Dr. Valerie Voon is a global authority on addiction and the leading researcher in the neuroscience department at the prestigious University of Cambridge in England. According to her faculty profile on the Cambridge Neuroscience department website: “The Voon lab focuses on mechanisms underlying compulsive disorders such as substance and behavioral addictions.”

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With a medical degree in neuropsychiatry and a Ph.D. in neuroscience, Dr. Voon is on the forefront of understanding the brain, how it works, and how it is affected by addiction. So when her long-awaited study that was highlighted in the 2013 UK documentary Porn On The Brain was finally released, it provided groundbreaking findings on how viewing pornography affects the brain, and how compulsive pornography users have real similarities to drug addicts.

The study, titled Neural Correlates of Sexual Cue Reactivity in Individuals with and without Compulsive Sexual Behaviours, found strong evidence of sensitization in compulsive porn users. Sensitization is hyper-reactivity to cues that lead to craving and then to use. To put it simply, porn users become super sensitive to things that trigger them, which then give them the seemingly uncontrollable urge to look at porn. This process is considered to be the main change in the brain when it comes to defining addiction. As lead researcher Dr. Voon said about the study:

“There are clear differences in brain activity between patients who have compulsive sexual behaviour and healthy volunteers. These differences mirror those of drug addicts.”

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This brain imaging scan shows the brain activity of healthy volunteers when shown pornography, as compared to compulsive users. The response in the porn addict group was much higher, indicating much stronger triggers and urges.

Researchers found that the younger test subjects had “enhanced reward circuit activity” when exposed to porn. This showed that higher dopamine spikes and greater reward sensitivity are major factors in teenagers being much more vulnerable to addiction and sexual conditioning.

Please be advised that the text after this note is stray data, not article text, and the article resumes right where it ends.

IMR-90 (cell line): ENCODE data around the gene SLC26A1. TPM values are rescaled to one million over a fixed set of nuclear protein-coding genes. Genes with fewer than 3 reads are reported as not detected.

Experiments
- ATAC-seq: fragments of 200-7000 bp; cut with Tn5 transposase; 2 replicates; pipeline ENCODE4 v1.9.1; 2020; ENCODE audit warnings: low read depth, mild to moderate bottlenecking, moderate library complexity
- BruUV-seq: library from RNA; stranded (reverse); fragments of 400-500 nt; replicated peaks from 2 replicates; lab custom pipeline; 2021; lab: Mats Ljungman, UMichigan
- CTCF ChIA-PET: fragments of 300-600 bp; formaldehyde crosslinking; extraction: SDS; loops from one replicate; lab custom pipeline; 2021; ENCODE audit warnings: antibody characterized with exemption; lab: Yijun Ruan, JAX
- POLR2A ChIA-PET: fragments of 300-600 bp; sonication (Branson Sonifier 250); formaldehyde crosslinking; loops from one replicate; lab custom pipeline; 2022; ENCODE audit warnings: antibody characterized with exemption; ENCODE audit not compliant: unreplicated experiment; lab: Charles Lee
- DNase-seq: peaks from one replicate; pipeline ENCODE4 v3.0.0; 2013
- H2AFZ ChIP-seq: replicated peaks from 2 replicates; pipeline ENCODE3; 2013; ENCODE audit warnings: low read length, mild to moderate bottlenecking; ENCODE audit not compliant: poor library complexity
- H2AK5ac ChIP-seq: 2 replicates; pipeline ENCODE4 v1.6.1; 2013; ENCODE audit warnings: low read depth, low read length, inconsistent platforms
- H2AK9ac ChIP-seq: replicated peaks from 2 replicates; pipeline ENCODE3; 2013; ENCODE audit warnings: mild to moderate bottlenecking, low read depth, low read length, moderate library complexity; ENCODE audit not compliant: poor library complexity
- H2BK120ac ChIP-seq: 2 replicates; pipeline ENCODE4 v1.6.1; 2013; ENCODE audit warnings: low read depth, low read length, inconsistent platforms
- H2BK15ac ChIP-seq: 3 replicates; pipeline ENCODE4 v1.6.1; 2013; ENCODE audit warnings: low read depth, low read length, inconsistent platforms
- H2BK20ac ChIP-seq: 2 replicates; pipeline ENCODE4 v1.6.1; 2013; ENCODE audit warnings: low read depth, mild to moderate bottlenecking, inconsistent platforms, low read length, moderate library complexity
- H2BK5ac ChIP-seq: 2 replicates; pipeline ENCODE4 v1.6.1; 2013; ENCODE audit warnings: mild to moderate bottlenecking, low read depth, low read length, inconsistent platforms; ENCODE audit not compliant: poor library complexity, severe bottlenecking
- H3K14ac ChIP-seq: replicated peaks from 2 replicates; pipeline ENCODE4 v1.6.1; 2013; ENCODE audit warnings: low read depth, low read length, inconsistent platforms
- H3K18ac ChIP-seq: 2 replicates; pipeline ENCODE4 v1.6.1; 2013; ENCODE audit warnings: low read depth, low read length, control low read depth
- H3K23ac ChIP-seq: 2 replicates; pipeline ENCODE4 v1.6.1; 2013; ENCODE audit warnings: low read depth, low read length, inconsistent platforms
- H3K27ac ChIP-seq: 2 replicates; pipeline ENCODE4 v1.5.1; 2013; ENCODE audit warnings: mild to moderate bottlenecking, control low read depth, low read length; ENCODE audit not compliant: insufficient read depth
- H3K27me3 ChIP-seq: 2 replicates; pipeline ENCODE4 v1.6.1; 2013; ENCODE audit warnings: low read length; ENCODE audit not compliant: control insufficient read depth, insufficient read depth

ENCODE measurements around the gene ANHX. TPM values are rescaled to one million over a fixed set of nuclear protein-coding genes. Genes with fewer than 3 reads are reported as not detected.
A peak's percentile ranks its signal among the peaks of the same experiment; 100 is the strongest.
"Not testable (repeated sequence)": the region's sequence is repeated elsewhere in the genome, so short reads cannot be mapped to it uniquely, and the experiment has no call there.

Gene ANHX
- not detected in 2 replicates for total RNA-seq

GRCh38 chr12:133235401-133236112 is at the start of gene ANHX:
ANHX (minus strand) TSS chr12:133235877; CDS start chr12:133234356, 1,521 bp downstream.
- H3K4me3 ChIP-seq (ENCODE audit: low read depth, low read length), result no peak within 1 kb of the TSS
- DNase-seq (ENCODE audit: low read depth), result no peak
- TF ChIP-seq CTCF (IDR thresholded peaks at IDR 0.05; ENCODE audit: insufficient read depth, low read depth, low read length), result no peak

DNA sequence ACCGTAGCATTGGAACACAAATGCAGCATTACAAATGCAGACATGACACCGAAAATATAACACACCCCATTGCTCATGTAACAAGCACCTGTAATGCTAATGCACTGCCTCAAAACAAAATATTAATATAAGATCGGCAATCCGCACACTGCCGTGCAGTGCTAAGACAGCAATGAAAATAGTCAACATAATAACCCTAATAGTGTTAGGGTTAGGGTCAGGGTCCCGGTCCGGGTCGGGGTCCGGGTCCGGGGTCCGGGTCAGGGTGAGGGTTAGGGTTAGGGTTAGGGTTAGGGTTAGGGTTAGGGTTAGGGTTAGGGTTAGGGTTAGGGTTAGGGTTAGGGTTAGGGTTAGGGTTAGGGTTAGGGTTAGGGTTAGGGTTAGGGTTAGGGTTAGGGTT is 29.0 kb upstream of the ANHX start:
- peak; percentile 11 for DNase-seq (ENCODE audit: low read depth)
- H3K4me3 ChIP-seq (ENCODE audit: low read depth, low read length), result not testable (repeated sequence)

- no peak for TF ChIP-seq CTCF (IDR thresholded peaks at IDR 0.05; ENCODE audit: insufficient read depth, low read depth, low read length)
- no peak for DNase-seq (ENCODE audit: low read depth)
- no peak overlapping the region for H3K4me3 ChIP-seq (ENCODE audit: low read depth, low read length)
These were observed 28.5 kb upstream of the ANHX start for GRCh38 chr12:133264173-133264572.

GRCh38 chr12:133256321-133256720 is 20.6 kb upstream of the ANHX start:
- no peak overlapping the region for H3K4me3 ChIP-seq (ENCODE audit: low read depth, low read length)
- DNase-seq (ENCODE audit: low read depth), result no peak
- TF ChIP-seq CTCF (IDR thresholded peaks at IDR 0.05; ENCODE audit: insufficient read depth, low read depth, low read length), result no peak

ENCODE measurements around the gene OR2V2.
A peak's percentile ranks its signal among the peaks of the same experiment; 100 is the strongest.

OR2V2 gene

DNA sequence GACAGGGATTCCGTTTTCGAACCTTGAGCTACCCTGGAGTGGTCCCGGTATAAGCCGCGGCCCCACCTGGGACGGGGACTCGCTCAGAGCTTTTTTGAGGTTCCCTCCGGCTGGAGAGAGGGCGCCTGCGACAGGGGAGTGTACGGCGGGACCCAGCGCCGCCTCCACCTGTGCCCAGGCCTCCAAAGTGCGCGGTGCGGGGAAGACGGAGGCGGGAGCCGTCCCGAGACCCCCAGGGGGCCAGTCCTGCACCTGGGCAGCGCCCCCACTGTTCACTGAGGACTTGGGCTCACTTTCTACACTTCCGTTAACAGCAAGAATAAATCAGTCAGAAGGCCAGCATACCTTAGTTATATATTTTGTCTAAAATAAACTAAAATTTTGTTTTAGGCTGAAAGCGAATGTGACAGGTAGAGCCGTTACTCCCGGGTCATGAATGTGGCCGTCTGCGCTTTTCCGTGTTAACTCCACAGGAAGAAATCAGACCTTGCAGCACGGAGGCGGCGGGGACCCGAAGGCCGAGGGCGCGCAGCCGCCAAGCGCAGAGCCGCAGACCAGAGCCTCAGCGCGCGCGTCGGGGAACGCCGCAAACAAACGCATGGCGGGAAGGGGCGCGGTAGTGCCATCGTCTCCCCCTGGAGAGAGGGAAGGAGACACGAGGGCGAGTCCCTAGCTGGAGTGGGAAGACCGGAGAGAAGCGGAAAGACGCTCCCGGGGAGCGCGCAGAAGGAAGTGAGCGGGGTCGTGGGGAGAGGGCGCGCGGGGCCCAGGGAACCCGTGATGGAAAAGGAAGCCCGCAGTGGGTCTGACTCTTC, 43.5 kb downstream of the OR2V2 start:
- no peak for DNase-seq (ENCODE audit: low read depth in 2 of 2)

The other compelling finding in this study is that compulsive porn users craved porn (greater wanting), but did not have higher sexual desire (liking) than those who didn’t view porn. Porn users find themselves wanting and needing more and more porn, even though they don’t necessarily like it. This finding fits perfectly with the current definition of addiction, and dispels the myth that “higher sexual desire” causes compulsive porn use.

The key point is that this is extremely similar to drug addicts. Science has shown that drug addicts seek out their drug because they feel like they need it, not because they enjoy it. At a certain point, addicts lose a lot of the pleasure of their drug and start to feel like they need it to survive, just like food or water. In the scientific world, this abnormal process is known as incentive motivation and is one of the biggest signs of addiction. From the study:

The researchers also asked the participants to rate the level of sexual desire that they felt whilst watching the videos, and how much they liked the videos. Drug addicts are thought to be driven to seek their drug because they want ­ rather than enjoy ­ it. This abnormal process is known as incentive motivation, a compelling theory in addiction disorders.

As anticipated, patients with compulsive sexual behaviour showed higher levels of desire towards the sexually explicit videos, but did not necessarily rate them higher on liking scores.

 

Bottom line: pornography harms the brain almost exactly the same as drug addiction. For those who think that porn is just “harmless entertainment”, science is showing us the actual truth – porn addiction is real and it truly is the new drug in our society.

As if this study isn’t powerful enough on its own to show the harmful effects of pornography on the brain, Voon and her Cambridge team of researchers just recently published another finding. Compulsive sexual behavior: Prefrontal and limbic volume interactions was published October 27, 2016, and goes to show even further how the brain of porn addicts reacts to pornography. Read a summary of these latest findings on Your Brain on Porn.

While many people in society are quick to say that pornography is not addictive and will never be labeled by the scientific community as such, the facts are starting to pile up.

ftnd_hijacked-reward-path_v2What YOU Can Do

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